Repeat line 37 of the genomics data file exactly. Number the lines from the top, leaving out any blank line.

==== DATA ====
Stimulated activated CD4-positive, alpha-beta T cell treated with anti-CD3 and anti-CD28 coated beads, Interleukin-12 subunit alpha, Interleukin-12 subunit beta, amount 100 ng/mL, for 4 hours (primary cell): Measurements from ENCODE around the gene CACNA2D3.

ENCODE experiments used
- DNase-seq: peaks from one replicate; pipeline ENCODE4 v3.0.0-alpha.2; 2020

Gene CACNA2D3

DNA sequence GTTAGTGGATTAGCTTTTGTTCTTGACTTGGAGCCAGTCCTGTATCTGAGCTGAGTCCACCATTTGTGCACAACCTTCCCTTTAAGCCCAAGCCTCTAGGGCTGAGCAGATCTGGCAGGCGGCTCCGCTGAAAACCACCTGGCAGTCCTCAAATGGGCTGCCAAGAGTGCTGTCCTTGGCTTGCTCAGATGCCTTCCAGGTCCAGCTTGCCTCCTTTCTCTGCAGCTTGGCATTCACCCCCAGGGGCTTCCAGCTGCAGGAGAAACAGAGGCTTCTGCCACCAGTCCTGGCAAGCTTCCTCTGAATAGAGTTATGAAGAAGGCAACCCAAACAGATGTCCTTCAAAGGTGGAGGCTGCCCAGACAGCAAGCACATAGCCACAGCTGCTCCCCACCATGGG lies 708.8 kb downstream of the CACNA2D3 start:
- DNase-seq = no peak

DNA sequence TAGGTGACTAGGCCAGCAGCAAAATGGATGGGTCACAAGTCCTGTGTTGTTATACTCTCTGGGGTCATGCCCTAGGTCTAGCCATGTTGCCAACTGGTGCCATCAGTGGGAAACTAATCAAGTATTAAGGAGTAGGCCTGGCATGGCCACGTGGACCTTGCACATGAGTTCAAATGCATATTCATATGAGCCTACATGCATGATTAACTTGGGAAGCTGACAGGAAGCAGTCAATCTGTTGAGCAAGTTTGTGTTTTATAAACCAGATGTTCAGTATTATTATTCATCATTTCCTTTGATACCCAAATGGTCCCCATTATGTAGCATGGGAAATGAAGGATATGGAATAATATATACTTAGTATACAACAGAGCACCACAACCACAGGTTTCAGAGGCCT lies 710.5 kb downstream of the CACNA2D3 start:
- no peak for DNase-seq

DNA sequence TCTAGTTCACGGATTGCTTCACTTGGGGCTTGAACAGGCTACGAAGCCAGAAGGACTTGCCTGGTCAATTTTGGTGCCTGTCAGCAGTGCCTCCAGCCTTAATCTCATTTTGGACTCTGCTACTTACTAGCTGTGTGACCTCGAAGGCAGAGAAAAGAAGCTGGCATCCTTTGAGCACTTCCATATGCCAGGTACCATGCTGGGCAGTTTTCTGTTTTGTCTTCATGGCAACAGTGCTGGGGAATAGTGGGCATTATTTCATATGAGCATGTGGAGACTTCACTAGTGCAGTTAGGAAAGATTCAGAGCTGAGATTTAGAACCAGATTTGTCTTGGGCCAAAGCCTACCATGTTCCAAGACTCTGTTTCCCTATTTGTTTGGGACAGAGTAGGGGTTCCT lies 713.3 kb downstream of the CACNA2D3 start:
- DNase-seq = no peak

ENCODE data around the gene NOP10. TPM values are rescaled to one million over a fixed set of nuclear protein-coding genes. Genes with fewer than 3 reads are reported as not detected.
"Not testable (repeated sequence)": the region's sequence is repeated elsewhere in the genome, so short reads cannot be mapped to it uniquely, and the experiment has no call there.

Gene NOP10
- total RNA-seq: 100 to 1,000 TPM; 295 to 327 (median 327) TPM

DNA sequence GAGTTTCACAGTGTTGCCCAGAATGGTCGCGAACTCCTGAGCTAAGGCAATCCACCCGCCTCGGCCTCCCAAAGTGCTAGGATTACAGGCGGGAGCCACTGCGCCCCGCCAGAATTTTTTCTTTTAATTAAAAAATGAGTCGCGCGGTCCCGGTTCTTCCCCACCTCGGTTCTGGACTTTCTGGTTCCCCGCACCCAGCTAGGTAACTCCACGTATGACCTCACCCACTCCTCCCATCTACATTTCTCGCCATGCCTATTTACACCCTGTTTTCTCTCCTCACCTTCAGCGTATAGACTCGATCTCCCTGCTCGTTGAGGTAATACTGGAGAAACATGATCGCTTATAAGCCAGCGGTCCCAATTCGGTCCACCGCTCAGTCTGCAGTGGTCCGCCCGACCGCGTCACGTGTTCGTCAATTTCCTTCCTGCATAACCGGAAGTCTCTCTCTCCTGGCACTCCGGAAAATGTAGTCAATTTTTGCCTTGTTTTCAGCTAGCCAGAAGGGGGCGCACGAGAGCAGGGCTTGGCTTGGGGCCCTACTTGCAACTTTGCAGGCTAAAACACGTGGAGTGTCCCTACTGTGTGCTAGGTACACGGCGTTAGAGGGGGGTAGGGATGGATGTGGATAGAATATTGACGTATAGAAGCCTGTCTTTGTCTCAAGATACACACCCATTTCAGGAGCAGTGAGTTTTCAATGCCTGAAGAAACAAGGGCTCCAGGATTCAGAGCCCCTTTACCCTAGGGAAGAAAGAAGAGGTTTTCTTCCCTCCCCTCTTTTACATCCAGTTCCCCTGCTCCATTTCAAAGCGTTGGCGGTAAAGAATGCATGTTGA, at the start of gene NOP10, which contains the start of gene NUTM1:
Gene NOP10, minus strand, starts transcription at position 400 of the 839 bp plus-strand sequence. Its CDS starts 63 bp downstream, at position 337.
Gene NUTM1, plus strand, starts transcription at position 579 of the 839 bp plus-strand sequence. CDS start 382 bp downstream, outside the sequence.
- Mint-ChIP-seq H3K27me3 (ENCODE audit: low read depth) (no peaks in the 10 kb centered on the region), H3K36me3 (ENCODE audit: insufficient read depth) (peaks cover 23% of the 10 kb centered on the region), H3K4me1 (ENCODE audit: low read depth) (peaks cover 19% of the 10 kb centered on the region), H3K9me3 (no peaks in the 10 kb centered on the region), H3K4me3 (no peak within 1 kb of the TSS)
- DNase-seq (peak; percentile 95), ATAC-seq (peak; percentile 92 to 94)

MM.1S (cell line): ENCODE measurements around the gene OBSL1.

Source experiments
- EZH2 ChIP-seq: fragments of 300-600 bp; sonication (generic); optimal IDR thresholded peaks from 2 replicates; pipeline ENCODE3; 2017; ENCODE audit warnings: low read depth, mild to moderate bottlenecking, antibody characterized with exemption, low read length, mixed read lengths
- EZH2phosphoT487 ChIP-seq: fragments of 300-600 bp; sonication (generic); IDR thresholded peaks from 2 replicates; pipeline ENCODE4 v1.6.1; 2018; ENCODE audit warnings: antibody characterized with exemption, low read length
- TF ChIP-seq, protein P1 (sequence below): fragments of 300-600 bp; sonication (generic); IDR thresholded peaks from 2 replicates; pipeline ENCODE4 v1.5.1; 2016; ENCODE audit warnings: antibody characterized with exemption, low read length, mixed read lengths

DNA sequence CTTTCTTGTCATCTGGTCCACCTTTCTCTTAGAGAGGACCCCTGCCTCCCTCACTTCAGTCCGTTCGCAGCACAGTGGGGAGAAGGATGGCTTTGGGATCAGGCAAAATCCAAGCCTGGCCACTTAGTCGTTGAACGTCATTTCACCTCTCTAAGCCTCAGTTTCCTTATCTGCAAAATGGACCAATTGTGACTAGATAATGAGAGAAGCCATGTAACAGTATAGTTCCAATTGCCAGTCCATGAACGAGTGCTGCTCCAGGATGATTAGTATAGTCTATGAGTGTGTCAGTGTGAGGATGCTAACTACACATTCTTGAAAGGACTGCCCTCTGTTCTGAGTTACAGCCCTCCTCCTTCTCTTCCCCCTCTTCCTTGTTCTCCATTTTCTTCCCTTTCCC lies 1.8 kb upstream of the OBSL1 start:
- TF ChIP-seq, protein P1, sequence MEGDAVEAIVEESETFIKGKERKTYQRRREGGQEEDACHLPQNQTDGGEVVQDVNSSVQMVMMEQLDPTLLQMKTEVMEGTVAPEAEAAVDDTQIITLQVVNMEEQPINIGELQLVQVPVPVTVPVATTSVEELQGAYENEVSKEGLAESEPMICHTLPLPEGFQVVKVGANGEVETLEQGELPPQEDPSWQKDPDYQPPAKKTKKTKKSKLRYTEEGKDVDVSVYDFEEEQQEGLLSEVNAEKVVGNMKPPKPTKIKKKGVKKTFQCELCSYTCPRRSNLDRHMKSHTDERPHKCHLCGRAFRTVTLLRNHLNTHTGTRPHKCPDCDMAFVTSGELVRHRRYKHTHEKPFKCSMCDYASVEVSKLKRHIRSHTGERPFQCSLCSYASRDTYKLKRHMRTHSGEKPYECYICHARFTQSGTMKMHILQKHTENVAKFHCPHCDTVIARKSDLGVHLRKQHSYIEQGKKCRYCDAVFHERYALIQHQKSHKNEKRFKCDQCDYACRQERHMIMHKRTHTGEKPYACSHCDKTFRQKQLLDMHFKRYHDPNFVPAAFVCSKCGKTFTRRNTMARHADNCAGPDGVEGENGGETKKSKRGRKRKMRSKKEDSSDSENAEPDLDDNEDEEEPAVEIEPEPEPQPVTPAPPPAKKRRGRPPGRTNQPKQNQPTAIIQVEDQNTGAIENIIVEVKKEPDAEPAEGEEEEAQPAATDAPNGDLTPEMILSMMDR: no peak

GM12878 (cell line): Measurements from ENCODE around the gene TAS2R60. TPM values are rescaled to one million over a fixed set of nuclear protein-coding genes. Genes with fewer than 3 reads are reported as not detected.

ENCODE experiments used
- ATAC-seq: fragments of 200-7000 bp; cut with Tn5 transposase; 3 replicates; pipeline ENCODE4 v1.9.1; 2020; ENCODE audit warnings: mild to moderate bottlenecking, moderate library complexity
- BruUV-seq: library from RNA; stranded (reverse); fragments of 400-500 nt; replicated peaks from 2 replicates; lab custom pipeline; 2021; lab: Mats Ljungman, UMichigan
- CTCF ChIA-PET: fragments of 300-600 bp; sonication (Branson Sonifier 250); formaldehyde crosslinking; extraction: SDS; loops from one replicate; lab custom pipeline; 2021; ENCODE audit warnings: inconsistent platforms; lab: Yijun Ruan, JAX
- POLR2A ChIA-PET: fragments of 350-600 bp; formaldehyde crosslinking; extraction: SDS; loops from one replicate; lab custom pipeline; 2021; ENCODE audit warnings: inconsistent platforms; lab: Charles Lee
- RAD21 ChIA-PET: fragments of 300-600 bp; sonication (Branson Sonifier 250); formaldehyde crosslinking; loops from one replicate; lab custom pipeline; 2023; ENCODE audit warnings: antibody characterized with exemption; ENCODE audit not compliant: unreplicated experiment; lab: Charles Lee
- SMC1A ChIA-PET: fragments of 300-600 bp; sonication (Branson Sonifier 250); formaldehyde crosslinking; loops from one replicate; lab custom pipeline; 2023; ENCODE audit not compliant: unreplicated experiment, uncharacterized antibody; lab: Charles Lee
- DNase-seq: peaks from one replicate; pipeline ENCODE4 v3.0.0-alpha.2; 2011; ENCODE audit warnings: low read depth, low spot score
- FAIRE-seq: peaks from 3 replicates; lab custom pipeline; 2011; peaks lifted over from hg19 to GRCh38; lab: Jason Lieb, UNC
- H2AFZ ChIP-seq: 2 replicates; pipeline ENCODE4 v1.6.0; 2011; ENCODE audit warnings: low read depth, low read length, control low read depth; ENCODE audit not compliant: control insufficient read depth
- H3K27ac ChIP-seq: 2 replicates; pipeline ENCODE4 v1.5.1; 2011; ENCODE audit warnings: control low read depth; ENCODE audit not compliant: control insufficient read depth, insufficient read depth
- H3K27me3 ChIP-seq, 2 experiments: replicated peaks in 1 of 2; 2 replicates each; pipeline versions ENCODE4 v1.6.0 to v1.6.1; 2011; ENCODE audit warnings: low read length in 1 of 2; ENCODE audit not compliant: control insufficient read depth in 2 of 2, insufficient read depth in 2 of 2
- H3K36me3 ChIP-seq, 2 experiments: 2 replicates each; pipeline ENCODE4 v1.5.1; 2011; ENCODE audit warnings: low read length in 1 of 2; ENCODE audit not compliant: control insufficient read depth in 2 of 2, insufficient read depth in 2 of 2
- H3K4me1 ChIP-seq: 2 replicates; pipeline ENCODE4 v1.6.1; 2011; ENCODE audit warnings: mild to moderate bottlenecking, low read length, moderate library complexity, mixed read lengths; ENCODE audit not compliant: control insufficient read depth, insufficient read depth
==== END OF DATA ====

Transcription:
- H2AFZ ChIP-seq: 2 replicates; pipeline ENCODE4 v1.6.0; 2011; ENCODE audit warnings: low read depth, low read length, control low read depth; ENCODE audit not compliant: control insufficient read depth